Markers of neurodevelopmental impairments in early-onset psychosis
Authors Petruzzelli MG, Margari L, Craig F, Campa MG, Martinelli D, Pastore A, Simone M, Margari F
Received 3 March 2015
Accepted for publication 7 May 2015
Published 20 July 2015 Volume 2015:11 Pages 1793—1798
Checked for plagiarism Yes
Review by Single-blind
Peer reviewer comments 5
Editor who approved publication: Dr Roger Pinder
Maria Giuseppina Petruzzelli,1 Lucia Margari,1 Francesco Craig,1 Maria Gloria Campa,1 Domenico Martinelli,2 Adriana Pastore,3 Marta Simone,1 Francesco Margari3
1Child and Adolescence Neuropsychiatry Unit, Department of Basic Medical Sciences, Neuroscience and Sense Organs, University “Aldo Moro” of Bari, 2Department of Medical and Surgical Sciences; University of Foggia, Foggia, 3Psychiatry Unit, Department of Basic Medical Sciences, Neuroscience and Sense Organ, University “Aldo Moro” of Bari, Bari, Italy
Background: The aim of this study was to assess the association between the clinical and neurobiological markers of neurodevelopmental impairments and early-onset schizophrenia spectrum psychosis.
Methods: A sample of 36 patients with early-onset schizophrenia spectrum psychosis was compared to a control sample of 36 patients with migraine. We assessed early childhood neurodevelopmental milestones using a modified version of the General Developmental Scale, general intellectual ability using the Wechsler Intelligence Scale for Children–Revised or Leiter International Performance Scale–Revised for patients with speech and language abnormalities, and neurological soft signs with specific regard to subtle motor impairment.
Results: Subjects with early-onset psychosis had a higher rate of impaired social development (P=0.001), learning difficulties (P=0.04), enuresis (P=0.0008), a lower intelligence quotient (P<0.001), and subtle motor impairments (P=0.005) than control subjects.
Conclusion: We suggest that neurodevelopment in early-onset psychosis is characterized by a global impairment of functional and adaptive skills that manifests from early childhood, rather than a delay or limitation in language and motor development. The current evidence is based on a small sample and should be investigated in larger samples in future research.
Keywords: early-onset psychosis, early-onset schizophrenia, neurodevelopment, social cognition, intellectual disabilities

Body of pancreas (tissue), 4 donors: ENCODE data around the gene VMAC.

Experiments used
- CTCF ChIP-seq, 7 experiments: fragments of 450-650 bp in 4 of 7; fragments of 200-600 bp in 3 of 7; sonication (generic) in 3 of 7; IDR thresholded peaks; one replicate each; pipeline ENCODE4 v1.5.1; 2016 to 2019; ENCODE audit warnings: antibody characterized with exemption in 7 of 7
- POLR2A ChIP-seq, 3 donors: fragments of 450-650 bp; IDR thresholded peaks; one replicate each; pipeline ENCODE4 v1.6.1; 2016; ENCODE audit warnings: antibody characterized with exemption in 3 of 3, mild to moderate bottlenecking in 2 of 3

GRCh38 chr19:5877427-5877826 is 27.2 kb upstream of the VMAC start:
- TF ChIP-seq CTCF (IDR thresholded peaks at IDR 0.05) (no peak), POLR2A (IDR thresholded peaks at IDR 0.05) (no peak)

Schizophrenia is a severe disabling disorder that affects approximately 1% of the worldwide population, but its causes and pathogenesis remain not completely known.1,2 The neurodevelopmental model is, to date, the most widely accepted pathogenetic hypothesis of schizophrenia, although contributions from the neurodegenerative model are not entirely excluded.3 Rapoport et al4 published selective review updates of recent clinical, epidemiological, brain imaging, and genetic studies in support of the hypothesis that schizophrenia is primarily a neurodevelopmental disorder. Altered brain development in schizophrenia may be accounted for by the abnormal expression of genes that are essential for neurodevelopmental processes. Such genetic mechanisms may significantly interact with prenatal and/or perinatal environmental insults to enhance the risk of developing schizophrenia.1 So, early neurodevelopmental anomalies may interact with typical brain maturation processes throughout childhood and adolescence, causing a wide range of relatively benign markers of developmental disruption.5 Delayed childhood development may precede adult psychosis,6,7 and aberrant neurodevelopment may be even more salient in cases of schizophrenia with very early onset, but the rarity of childhood-onset schizophrenia has limited studies of such patients.8 Childhood-onset schizophrenia, in fact, is a rare disorder with a prevalence rate of one child in 10,000 before the age of 12 years, and a remarkable increase around puberty and early adolescence.9,10 On the other hand, early-onset schizophrenia, in biological continuity with adult forms of the illness, continues to provide unique neurodevelopmental data, as probands are younger, and developmental brain changes are less influenced by the illness or its treatment. For these reasons, investigation of childhood and early-onset schizophrenia has become a major research area during recent years, thus contributing to a better understanding of schizophrenia at all ages.4,9 Language abnormalities, motor impairment and poor coordination, delays in the onset of urinary continence, difficulty reading, and broadly defined premorbid social impairments, have been individually described in early-onset schizophrenia.8–10 However, studies to date on neurodevelopmental impairments in early-onset psychosis (EOP) are few and not readily comparable, mainly due to the different methods used to intercept “development abnormalities” retrospectively, thus leading to heterogeneous results.8–10 Several questions remain open, and a better understanding of the evolutionary trajectories of neurodevelopment would be important since these premorbid impairments are not specific to schizophrenia and may occur in other neurodevelopmental disorders, including attention deficit hyperactivity disorder, intellectual deficiency, and autism spectrum disorders.4 This study was based on the hypothesis that in patients with EOP, we can define evolutionary trajectories characterized by specific clinical and neurobiological markers of premorbid neurodevelopmental impairment arising during the early years of life. The aim was to assess early childhood neurodevelopmental milestones, general intellectual ability, and neurological soft signs (NSS) in a sample of patients with early-onset schizophrenia spectrum psychosis compared to a control sample of patients with migraine. We referred jointly to childhood-onset and adolescent-onset schizophrenia spectrum psychosis as “early-onset psychosis”, defined as the manifestation of psychotic symptoms before the age of 18 years.